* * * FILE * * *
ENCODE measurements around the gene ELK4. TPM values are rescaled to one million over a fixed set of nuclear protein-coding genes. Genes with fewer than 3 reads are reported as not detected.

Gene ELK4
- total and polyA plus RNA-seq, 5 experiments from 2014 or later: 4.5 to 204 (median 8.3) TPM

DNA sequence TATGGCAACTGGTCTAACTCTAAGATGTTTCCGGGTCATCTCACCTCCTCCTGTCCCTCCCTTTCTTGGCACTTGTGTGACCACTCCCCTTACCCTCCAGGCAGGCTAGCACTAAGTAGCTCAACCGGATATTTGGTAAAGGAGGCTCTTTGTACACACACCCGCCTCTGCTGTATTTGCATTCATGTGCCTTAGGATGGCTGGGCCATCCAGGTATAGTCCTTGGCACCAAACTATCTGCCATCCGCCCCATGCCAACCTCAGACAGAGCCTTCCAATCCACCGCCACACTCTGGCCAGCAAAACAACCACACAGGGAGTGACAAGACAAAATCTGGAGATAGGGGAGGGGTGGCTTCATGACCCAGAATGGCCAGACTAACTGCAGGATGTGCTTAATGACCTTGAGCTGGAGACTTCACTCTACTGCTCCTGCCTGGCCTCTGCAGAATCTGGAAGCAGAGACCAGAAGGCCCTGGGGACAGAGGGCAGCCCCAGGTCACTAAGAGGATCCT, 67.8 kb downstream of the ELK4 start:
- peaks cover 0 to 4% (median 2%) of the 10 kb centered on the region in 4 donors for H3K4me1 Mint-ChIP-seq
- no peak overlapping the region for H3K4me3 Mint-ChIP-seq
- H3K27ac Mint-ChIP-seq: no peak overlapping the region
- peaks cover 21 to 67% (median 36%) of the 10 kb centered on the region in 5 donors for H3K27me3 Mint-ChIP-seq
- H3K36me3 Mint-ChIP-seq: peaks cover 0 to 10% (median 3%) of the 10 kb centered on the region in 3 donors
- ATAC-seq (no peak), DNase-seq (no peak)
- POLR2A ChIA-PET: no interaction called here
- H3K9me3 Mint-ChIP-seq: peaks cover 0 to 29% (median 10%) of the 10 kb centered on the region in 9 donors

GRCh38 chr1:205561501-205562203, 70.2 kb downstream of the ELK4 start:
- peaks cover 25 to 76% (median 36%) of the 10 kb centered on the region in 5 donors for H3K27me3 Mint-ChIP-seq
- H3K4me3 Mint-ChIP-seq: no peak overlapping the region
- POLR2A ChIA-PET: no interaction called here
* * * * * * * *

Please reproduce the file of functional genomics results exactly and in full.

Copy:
ENCODE measurements around the gene ELK4. TPM values are rescaled to one million over a fixed set of nuclear protein-coding genes. Genes with fewer than 3 reads are reported as not detected.

Gene ELK4
- total and polyA plus RNA-seq, 5 experiments from 2014 or later: 4.5 to 204 (median 8.3) TPM

DNA sequence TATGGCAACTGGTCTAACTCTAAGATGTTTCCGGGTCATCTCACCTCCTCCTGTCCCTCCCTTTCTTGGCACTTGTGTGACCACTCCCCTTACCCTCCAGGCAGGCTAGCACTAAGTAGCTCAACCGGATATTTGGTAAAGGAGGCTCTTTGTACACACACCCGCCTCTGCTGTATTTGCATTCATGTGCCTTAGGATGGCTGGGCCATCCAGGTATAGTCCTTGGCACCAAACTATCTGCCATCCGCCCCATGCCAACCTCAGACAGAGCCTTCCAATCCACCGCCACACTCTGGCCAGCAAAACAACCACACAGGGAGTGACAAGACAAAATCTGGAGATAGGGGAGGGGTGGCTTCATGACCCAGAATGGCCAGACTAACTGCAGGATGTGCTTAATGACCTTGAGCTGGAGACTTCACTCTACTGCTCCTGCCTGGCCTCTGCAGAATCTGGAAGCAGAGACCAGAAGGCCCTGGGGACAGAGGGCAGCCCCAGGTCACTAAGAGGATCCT, 67.8 kb downstream of the ELK4 start:
- peaks cover 0 to 4% (median 2%) of the 10 kb centered on the region in 4 donors for H3K4me1 Mint-ChIP-seq
- no peak overlapping the region for H3K4me3 Mint-ChIP-seq
- H3K27ac Mint-ChIP-seq: no peak overlapping the region
- peaks cover 21 to 67% (median 36%) of the 10 kb centered on the region in 5 donors for H3K27me3 Mint-ChIP-seq
- H3K36me3 Mint-ChIP-seq: peaks cover 0 to 10% (median 3%) of the 10 kb centered on the region in 3 donors
- ATAC-seq (no peak), DNase-seq (no peak)
- POLR2A ChIA-PET: no interaction called here
- H3K9me3 Mint-ChIP-seq: peaks cover 0 to 29% (median 10%) of the 10 kb centered on the region in 9 donors

GRCh38 chr1:205561501-205562203, 70.2 kb downstream of the ELK4 start:
- peaks cover 25 to 76% (median 36%) of the 10 kb centered on the region in 5 donors for H3K27me3 Mint-ChIP-seq
- H3K4me3 Mint-ChIP-seq: no peak overlapping the region
- POLR2A ChIA-PET: no interaction called here